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‘Hypermiling’ is the word of the year

Beating out such worthy contenders as "staycation" and "CarrotMob," "hypermiling" has been crowned the 2008 Word of the Year by the New Oxford American Dictionary.

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How to green your bathroom

No need to go all ape sh*t, greening your bathroom is easy.   Splish splash, I was takin' a bathLong about a Saturday nightA-rub-dub, just relaxin' in the tubThinkin' everything was all right. Poor Bobby Darin -- there he was, thinking everything was all right, when he really should have been taking a four-minute shower under his low-flow showerhead. Of course, rewriting his movin' and groovin' ditty would be a musical crime. But water and energy waste (and their associated punch to the pocketbook) are also a crime of sorts. Luckily, they're avoidable. It's tempting to think that what happens …

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The shipping news ...

UPS to deliver by b-i-k-e?

The president of the Salem (Ore.) Bicycle Club got an e-mail from someone purportedly at UPS looking to hire seasonal drivers to make deliveries by bike -- and thus to reduce greenhouse-gas emissions. Wowie! If this is for real, it means that all those with admiring eyes for the buff men and women in brown have even more to look forward to -- buffer men and women, with a healthy glow from biking around to deliver goods. Hope this is real. Anyone heard of UPS doing this anywhere else?

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Mo' money, mo' problems

Pearlstein: ‘A Detroit bankruptcy beats a bailout’ — but what do you think?

I'm quite interested in hearing your thoughts on two questions: How much of your money, if any, should the government give to Detroit? What should we get in return ? That is, of course, beyond the $25 billion already promised the Big Three (Medium Two?) U.S. automakers to retool their factories (in theory) to make fuel-efficient cars. Worth noting at the start is that anyone, including the feds, could buy GM right now for about $2 billion, its current market capitalization, which is about one-third the market cap of the Dr. Pepper Snapple Group. My biggest concern with giving them …

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video

E-waste scandal on 60 Minutes

60 Minutes will be airing a segment on the global toxic trade in e-waste tonight. Here's a preview story and video.

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How many salad shooters does the world need?

Chinese Premier: Rich nations should ditch ‘unsustainable’ lifestyles and stop buying our crap

OK, maybe Premier Wen didn't say that last part: BEIJING (AFP) -- Chinese Premier Wen Jiabao said Friday that rich nations should alter their lifestyles to help tackle global warming, at the start of a two-day meeting on climate change, state media reported. "The developed countries have a responsibility and an obligation to respond to global climate change by altering their unsustainable way of life," Wen was quoted as saying by Xinhua news agency. Snap! And yet ... and yet ... I confess the first thing that popped into my head when I read that admonition was this Onion story: …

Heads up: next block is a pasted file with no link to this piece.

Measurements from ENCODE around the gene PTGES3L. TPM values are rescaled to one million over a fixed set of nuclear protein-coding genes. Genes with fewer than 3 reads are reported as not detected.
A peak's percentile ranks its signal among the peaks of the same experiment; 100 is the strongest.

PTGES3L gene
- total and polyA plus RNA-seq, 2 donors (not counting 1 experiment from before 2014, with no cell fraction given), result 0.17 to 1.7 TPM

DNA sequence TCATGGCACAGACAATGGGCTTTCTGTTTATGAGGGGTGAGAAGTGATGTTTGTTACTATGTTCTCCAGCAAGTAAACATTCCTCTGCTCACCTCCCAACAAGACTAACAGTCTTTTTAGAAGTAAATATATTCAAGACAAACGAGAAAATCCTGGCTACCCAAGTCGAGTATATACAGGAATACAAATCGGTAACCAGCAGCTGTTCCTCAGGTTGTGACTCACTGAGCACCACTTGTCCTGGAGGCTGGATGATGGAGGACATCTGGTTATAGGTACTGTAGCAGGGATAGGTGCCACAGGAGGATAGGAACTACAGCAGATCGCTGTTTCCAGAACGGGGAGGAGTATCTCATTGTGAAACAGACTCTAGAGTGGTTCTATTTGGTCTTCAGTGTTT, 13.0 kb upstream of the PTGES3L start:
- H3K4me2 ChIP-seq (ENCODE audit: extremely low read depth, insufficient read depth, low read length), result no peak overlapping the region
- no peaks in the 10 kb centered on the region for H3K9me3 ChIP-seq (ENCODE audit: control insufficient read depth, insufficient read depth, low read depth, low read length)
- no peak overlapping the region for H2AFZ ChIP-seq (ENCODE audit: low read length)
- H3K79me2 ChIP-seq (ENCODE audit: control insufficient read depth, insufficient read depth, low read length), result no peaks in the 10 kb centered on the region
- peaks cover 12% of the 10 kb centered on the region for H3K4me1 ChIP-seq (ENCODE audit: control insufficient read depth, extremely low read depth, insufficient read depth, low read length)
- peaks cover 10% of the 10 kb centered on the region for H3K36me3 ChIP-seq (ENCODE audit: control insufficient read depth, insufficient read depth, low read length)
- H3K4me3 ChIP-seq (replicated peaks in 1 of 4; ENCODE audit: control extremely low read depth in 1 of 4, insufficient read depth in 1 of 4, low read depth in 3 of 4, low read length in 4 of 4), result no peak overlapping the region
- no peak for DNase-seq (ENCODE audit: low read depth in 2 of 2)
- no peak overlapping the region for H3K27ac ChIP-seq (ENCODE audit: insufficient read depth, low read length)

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Be Stella my heart

Stella McCartney named green designer of the year

<img alt="Stella McCartney" src="http://grist.files.wordpress.com/2007/08/stella-mccartney_v150.jpg&quot; vspace="0" border="0" hspace="0"> Photo: Peter Larsen/ WireImage.com Beatle offspring Stella McCartney was named the first-ever Green Designer of the Year at the Accessories Council Excellence Awards earlier this week. The vegetarian fashion designer doesn't use leather or fur in her designs, and seeing as her mom was animal-rights activist Linda Eastman and Sir Paul also hearts the animals, it's clear the McCartney doesn't fall far from the tree. Green style guru Danny Seo once told Grist, "Stella McCartney is great -- her shoes and accessories are all faux leather, but it's not a PVC-based synthetic, it's …

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Green space lessens socioeconomic health gap, says study

The health disparity between rich and poor folk is much smaller in areas with plenty of parks and green space, according to a large study published in British medical journal The Lancet. Says lead author Richard Mitchell, "This is the first time we have demonstrated that aspects of the physical environment can have an impact in such a good way."

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A review of eco-minded feminine products

  A picture speaks a thousand euphemisms.   Editor's Note: This is the first of a two-part series on feminine products. The second column focuses on tampons and menstrual cups. Suffering the curse. Surfing the crimson wave. Being on the rag. Falling to the communists. Call it what you will, menstruation is a monthly reality for most women. And it's not exactly a party for the planet. The average woman will menstruate for about four decades and use an estimated 16,800 sanitary pads or tampons in the process -- that's 250 to 300 pounds of waste. In the U.S. alone, …

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